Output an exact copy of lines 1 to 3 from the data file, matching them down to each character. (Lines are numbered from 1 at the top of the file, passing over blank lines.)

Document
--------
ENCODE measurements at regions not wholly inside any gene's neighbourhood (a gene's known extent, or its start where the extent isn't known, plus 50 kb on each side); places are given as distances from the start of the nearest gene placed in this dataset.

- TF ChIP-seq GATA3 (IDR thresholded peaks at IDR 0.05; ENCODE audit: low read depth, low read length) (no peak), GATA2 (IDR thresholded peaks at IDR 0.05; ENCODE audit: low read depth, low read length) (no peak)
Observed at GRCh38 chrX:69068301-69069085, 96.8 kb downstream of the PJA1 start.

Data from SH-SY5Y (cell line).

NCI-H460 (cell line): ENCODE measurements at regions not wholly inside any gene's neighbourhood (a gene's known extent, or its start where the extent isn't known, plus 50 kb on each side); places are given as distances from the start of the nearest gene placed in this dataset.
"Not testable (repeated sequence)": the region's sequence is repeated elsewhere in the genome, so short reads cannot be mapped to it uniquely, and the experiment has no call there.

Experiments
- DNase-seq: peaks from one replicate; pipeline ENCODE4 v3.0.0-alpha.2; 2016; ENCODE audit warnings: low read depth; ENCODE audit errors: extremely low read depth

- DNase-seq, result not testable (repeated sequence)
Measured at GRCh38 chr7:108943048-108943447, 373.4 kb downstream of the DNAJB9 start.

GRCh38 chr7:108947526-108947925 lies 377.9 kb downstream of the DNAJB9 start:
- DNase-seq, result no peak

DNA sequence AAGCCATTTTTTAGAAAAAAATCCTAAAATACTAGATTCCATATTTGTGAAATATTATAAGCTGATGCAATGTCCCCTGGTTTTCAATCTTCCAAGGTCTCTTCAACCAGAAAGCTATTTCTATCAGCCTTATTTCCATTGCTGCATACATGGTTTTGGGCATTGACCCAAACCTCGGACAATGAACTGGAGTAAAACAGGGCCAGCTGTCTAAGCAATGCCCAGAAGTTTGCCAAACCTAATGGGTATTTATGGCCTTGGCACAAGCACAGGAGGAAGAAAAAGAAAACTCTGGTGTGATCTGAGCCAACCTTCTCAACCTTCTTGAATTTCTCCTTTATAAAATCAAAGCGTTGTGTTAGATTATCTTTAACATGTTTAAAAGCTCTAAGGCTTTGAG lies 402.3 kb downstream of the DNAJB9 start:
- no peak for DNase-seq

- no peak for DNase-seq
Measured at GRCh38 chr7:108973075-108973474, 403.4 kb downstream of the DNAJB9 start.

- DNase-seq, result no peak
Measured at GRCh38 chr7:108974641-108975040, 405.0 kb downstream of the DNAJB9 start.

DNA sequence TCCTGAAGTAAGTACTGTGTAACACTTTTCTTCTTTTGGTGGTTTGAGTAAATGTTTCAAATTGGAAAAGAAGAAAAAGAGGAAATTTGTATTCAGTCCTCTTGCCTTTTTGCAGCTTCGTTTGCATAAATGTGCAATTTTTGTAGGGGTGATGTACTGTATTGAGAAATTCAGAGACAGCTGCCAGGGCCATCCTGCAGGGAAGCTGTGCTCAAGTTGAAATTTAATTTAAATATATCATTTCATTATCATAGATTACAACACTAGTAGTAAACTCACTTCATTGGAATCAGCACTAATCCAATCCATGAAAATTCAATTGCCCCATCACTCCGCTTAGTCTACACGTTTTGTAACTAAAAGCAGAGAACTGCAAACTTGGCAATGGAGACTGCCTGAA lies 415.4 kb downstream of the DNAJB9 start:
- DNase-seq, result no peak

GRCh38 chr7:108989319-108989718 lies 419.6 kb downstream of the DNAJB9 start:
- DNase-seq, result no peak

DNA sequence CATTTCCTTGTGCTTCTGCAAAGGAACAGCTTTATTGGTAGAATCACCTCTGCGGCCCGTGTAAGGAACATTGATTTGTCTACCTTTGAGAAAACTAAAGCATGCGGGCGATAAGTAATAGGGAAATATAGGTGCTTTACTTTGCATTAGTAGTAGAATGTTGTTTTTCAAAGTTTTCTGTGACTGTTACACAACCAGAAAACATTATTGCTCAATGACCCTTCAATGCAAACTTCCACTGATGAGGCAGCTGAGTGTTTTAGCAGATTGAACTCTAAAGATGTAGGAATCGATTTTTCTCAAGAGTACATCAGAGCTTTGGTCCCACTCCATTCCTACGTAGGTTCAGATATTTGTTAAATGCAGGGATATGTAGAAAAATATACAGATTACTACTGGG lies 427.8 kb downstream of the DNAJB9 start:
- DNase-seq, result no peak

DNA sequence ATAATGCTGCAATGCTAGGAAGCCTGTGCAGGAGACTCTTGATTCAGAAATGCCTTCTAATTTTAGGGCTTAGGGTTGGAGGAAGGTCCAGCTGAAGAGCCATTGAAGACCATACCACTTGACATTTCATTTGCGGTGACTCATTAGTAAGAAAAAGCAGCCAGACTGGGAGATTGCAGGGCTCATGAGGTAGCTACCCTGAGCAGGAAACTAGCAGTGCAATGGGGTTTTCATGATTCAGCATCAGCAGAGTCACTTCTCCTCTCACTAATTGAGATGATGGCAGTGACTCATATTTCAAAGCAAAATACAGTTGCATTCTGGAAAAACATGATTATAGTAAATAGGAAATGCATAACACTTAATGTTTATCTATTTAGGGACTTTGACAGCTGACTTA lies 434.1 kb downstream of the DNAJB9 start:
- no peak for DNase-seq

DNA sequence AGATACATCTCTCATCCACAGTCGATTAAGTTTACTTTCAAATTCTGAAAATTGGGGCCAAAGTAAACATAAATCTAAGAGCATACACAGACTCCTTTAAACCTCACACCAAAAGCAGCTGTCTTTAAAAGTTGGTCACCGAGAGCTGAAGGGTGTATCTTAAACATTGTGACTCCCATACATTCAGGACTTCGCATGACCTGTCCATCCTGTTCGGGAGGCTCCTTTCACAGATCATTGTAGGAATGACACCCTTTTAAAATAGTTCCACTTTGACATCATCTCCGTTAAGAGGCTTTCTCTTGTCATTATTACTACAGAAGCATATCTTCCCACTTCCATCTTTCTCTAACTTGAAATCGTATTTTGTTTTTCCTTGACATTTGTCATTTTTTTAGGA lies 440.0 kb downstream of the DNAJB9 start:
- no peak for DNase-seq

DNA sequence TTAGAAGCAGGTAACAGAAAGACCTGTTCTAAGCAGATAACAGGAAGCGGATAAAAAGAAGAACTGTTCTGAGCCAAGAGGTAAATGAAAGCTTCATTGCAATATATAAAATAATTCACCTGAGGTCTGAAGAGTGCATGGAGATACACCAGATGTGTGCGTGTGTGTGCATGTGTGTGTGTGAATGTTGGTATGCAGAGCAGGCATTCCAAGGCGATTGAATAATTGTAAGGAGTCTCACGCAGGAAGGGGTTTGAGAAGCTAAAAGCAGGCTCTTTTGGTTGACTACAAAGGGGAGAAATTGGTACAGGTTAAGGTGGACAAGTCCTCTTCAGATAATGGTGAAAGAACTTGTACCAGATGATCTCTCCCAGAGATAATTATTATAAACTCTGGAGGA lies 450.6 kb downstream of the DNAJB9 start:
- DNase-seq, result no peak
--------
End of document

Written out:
ENCODE measurements at regions not wholly inside any gene's neighbourhood (a gene's known extent, or its start where the extent isn't known, plus 50 kb on each side); places are given as distances from the start of the nearest gene placed in this dataset.

- TF ChIP-seq GATA3 (IDR thresholded peaks at IDR 0.05; ENCODE audit: low read depth, low read length) (no peak), GATA2 (IDR thresholded peaks at IDR 0.05; ENCODE audit: low read depth, low read length) (no peak)
Observed at GRCh38 chrX:69068301-69069085, 96.8 kb downstream of the PJA1 start.